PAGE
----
Demo against fiscal cliff giveaways must only be opening salvo


On Thursday, November 15, a small demonstration of some fifteen protestors was held outside the Federal Courthouse building downtown, where John McCain’s office is located, to demand that he “stand with working Americans and support a fair deal, not a grand deal” in the so-called fiscal cliff negotiations.

The demonstration, which had only been called a few days earlier and was pretty much the action of one organization (Jobs with Justice, with a few members of Occupy Tucson joining in), was a success insofar as it went. It must be hoped, however, that this demonstration is only the opening salvo in a popular uprising to save two of the bedrock earned benefit programs (Social Security and Medicare) from cutbacks and corporate tampering. [See “A primer to the fiscal cliff“]

And yet there have been no follow-ups to this demonstration now that two weeks have passed, nor are any, so far as I know, currently planned. This suggests that we may be in a great deal of trouble. The fiscal cliff negotiations, after all, are set to conclude by December 31, after which radical cutbacks in government services will ensue, as well as steep hikes in personal income taxes. Even given that it is quite possible that, as a part of the stage managing of this artificially created crisis, the negotiations may continue into January, the time frame for action on this issue is limited.

Based on what they have already indicated, the Obama administration will happily make key concessions on Social Security, Medicare, and other programs protecting the 99% in order to get the Republican majority in the House to go along with a nominal effective tax increase on the richest Americans.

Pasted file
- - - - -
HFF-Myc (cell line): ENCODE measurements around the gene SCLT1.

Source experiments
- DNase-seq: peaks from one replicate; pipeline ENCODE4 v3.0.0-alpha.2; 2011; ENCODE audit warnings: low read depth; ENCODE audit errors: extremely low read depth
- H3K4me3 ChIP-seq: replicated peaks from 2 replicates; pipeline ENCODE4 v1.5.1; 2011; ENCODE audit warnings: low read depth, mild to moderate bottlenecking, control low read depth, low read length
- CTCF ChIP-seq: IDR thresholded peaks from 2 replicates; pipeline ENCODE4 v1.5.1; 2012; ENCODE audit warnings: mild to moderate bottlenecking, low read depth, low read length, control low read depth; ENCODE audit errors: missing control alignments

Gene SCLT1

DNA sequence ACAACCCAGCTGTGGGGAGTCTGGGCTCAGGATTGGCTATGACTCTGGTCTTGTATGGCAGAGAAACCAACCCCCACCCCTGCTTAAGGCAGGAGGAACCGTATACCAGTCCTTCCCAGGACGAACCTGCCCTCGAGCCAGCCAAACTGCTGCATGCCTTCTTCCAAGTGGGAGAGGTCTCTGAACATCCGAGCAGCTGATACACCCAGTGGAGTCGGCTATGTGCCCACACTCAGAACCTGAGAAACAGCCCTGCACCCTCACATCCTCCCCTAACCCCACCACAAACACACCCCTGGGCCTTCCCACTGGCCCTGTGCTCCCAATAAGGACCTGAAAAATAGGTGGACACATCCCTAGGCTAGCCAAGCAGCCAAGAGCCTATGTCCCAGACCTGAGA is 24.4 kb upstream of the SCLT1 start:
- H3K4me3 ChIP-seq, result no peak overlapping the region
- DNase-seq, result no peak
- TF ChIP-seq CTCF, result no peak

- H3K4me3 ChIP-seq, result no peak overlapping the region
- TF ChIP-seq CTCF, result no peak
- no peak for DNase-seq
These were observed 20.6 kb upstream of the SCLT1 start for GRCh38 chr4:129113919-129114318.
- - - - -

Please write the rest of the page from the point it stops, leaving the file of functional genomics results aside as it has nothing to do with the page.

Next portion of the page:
Demonstrators at the November 15 action
Demonstrators at the November 15 action

Quite possibly the only thing that can keep this from happening is a popular uprising on the scale of the Occupy Wall Street revolt of last year. But that doesn’t seem to be developing, and there isn’t much time for it to do so. And, given the post-election stress syndrome (i.e., people being too thankful that we aren’t contemplating a President Romney to remember the extent of President Obama’s relationship with the one percent and Wall Street), combined with the Christmas holidays, I’m beginning to fear that it won’t happen.

Trade unions, where are you? AARP, we need you to get radical, fast. Occupy, if you’re going to have a resurgence, you’d better hurry up.

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